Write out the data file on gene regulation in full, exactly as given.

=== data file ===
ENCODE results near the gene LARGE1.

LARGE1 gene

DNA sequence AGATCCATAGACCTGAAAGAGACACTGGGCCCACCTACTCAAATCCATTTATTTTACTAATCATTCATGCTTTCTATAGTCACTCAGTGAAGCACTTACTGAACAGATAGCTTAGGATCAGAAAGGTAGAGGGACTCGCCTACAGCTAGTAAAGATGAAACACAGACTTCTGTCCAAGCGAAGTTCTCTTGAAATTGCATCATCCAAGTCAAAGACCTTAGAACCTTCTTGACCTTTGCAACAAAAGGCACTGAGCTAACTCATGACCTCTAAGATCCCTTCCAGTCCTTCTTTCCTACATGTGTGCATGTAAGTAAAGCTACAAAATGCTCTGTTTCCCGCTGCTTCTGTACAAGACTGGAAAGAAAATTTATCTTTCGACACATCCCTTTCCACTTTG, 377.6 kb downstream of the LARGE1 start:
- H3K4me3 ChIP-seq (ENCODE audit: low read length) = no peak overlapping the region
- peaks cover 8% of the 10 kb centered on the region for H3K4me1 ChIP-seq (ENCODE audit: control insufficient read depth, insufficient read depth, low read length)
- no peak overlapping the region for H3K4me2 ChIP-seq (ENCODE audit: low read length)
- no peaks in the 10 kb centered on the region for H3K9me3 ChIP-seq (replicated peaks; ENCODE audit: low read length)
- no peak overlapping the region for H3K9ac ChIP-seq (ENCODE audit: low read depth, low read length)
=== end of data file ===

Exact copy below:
ENCODE results near the gene LARGE1.

LARGE1 gene

DNA sequence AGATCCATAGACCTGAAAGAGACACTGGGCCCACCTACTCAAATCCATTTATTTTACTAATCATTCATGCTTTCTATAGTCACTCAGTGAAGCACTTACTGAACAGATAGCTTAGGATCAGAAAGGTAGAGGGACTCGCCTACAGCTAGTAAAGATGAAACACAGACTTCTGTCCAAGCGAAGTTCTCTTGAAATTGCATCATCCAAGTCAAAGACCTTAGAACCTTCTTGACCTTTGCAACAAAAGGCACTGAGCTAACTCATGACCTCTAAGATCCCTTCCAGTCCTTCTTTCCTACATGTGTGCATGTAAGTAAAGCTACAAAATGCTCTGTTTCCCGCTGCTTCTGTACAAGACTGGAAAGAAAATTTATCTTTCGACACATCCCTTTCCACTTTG, 377.6 kb downstream of the LARGE1 start:
- H3K4me3 ChIP-seq (ENCODE audit: low read length) = no peak overlapping the region
- peaks cover 8% of the 10 kb centered on the region for H3K4me1 ChIP-seq (ENCODE audit: control insufficient read depth, insufficient read depth, low read length)
- no peak overlapping the region for H3K4me2 ChIP-seq (ENCODE audit: low read length)
- no peaks in the 10 kb centered on the region for H3K9me3 ChIP-seq (replicated peaks; ENCODE audit: low read length)
- no peak overlapping the region for H3K9ac ChIP-seq (ENCODE audit: low read depth, low read length)